Low intensity fires are important in some forest types to maintain a healthy ecosystem. Fire clears the forest of woody debris providing room for new plants to grow. Some plants are dependent on occasional fires to be able to reproduce. Fires result in a flush of new growth, which provides food and habitat for many birds and animals. Fire is an important component of the forest ecosystem. Fire also is important in the release of nutrients from woody material. Phosphorus, potash and other essential nutrients are found in the ash left from fire and are nature’s way of fertilizing the new plant growth.
Naturally occuring forest fires are a vital part of maintaining a healthy ecosystem, despite the death and destruction that may occur as a direct result of the fire itself. Elk and deer rely on low-lying plants like shrubs and grasses for food, and these plants suffer as the forest around them grows higher and blocks important sunlight. A forest fire increases the availability of sunlight, which allows these low-lying plants (and by extension deer and elk and other animals) to flourish. There are also several plant species that require the intense heat of a forest fire to germinate successfully.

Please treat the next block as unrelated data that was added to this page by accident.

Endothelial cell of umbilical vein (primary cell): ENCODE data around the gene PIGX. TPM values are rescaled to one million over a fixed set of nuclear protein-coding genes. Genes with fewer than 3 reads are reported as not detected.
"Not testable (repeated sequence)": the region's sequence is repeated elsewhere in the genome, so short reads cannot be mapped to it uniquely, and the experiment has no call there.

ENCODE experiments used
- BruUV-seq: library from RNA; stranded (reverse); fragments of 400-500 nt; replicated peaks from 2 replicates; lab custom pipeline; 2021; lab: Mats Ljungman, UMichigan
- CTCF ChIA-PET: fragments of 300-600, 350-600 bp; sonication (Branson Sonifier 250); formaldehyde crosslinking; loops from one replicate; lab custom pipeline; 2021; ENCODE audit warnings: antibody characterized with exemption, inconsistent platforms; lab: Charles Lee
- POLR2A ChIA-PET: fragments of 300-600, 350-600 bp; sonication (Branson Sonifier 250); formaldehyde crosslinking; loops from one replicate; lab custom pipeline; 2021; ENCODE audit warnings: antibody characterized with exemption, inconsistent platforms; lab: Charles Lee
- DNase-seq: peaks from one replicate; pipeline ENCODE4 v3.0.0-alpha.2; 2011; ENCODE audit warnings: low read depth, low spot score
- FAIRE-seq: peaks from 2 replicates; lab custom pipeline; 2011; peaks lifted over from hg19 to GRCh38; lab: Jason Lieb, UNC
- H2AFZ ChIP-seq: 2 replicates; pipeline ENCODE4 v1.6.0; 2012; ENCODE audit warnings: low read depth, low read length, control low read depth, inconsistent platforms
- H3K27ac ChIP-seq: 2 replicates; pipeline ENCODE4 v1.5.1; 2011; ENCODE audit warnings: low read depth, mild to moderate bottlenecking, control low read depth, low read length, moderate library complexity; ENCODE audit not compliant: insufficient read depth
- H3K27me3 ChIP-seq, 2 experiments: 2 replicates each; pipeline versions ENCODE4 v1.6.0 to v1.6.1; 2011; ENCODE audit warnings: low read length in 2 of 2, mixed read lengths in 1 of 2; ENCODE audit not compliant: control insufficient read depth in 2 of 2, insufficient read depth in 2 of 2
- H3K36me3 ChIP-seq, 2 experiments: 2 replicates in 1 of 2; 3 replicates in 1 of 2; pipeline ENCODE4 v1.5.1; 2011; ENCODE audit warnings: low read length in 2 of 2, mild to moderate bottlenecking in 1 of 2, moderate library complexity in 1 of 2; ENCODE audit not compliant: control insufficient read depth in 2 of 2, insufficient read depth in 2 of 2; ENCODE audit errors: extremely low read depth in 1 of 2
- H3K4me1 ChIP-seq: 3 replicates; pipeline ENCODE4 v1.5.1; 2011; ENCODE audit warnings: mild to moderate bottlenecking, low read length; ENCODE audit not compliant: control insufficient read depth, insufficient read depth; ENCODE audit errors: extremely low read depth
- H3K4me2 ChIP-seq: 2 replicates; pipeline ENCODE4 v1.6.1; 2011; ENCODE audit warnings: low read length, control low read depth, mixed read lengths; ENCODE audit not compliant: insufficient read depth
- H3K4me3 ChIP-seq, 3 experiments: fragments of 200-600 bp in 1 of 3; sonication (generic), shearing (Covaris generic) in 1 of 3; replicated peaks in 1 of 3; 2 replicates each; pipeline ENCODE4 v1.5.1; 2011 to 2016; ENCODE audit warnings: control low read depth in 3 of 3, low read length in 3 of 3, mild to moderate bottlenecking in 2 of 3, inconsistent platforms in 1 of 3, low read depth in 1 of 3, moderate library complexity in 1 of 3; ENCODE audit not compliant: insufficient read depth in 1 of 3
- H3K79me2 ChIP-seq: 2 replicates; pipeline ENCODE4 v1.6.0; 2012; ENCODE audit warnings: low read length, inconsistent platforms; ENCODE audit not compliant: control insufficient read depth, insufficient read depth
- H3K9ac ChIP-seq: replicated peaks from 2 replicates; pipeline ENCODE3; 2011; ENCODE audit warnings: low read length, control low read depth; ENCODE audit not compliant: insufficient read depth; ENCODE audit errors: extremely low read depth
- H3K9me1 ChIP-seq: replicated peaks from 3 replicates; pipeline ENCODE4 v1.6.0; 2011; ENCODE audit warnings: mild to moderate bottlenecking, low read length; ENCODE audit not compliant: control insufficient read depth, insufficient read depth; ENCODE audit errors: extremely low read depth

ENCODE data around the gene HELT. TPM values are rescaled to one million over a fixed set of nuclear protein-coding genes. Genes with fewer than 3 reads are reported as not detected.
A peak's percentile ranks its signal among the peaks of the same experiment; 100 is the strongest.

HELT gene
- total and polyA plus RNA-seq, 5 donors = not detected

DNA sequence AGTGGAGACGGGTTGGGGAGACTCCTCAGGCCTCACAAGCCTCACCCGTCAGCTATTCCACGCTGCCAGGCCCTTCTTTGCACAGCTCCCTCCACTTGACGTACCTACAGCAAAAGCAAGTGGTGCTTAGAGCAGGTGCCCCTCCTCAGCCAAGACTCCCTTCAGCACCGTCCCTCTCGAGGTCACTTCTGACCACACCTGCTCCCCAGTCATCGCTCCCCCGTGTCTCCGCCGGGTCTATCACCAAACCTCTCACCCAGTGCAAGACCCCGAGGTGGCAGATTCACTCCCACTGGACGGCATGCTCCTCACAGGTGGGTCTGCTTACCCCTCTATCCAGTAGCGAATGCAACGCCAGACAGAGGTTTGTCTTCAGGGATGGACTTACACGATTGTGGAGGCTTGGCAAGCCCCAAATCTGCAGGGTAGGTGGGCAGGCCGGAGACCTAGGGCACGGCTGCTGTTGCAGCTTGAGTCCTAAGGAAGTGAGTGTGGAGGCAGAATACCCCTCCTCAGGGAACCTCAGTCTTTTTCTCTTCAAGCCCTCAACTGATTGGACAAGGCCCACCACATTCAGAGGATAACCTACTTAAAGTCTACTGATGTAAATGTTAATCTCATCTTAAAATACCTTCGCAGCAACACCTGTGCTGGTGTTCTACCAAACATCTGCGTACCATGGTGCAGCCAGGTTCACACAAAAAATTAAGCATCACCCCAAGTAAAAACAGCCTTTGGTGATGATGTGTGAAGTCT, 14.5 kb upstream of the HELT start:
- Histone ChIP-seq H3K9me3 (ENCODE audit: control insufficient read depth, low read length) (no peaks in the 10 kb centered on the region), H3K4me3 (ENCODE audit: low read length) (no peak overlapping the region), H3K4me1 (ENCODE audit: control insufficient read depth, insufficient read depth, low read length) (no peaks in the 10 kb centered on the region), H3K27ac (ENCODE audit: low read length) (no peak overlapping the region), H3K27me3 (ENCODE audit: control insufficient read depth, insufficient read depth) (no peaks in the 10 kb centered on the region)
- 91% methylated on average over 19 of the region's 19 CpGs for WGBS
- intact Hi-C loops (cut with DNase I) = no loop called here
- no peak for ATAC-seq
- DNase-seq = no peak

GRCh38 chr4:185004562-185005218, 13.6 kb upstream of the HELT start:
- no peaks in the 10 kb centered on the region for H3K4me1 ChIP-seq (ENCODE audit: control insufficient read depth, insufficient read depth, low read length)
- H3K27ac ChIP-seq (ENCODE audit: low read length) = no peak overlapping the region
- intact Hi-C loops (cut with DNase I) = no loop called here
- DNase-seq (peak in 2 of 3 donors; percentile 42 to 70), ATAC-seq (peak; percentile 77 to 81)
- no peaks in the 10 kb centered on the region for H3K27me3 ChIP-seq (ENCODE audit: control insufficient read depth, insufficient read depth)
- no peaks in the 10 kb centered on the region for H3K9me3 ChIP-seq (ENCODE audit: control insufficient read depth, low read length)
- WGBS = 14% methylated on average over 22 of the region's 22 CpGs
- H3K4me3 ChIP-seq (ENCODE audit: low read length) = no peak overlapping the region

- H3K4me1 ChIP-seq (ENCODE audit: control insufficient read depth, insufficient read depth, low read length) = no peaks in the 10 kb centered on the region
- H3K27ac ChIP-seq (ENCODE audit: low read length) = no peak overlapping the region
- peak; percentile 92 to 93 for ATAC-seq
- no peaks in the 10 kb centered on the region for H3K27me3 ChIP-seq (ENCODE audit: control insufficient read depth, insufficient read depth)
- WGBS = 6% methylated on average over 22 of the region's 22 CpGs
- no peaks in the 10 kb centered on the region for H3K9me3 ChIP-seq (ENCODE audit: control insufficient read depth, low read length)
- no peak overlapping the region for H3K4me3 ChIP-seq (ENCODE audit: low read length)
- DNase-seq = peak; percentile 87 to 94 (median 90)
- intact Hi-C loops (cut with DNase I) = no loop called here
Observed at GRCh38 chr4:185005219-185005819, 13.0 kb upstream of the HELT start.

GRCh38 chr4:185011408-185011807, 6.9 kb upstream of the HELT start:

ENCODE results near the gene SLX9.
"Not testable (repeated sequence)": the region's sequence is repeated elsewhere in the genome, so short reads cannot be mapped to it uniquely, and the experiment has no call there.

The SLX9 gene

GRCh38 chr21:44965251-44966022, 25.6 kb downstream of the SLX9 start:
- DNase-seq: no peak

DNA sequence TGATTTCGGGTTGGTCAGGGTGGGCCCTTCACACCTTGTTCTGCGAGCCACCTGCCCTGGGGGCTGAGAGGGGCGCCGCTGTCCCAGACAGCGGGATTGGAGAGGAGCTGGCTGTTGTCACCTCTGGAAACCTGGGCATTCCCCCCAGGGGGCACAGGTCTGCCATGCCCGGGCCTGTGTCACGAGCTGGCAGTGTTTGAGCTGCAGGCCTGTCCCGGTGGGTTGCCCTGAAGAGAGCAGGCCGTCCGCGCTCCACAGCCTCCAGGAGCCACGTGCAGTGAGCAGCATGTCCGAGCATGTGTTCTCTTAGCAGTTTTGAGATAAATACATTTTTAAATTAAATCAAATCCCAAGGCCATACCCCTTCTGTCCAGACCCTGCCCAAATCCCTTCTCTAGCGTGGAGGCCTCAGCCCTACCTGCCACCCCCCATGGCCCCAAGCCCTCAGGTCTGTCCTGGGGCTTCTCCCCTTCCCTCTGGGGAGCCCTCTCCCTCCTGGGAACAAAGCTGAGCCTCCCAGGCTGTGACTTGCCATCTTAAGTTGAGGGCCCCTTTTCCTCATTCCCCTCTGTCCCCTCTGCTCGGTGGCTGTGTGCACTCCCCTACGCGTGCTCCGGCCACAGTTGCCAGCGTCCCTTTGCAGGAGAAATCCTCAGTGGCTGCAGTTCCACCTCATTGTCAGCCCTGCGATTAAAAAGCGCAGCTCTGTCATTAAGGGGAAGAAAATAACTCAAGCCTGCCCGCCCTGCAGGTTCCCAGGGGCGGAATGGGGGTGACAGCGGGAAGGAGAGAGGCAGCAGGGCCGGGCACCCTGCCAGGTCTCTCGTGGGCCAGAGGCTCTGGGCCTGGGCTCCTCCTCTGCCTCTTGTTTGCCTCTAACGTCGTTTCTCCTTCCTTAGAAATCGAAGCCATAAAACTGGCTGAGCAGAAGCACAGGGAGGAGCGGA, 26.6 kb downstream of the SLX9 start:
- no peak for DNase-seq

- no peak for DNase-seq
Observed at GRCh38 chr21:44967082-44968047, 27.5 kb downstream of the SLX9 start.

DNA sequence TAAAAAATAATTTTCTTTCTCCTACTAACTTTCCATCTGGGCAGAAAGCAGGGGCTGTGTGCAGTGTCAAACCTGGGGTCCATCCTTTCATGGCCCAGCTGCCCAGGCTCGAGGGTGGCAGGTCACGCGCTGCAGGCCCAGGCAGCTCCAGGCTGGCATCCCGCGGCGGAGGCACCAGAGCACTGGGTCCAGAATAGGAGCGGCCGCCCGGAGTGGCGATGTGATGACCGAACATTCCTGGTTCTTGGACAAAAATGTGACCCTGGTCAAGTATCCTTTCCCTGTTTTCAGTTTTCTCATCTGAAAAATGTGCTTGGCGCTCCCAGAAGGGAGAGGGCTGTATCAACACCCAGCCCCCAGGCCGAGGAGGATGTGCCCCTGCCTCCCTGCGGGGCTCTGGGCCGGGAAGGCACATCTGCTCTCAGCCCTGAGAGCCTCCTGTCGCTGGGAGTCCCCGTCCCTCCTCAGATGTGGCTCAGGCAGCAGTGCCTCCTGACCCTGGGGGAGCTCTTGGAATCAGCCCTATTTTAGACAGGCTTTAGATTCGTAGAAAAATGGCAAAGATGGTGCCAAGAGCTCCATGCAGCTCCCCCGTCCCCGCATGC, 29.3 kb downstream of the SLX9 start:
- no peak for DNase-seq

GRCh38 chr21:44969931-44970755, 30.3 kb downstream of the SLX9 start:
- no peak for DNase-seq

Most people don’t realize that natural forest fires are nature’s way of pruning the forests. Sometimes these fires can occur from lightning strikes or other causes, but they will generally only burn parts of the forest to make way for newer plant life and trees. Dry, dead wood and forest floor vegetation are removed, and creates ash that can act as a fertilizer that returns many nutrients back to the soil. Without this natural pruning, forest can become too thick, and the trees begin to overcrowd each other to the point that no one tree gets enough water, nutrients, or sufficient root space.
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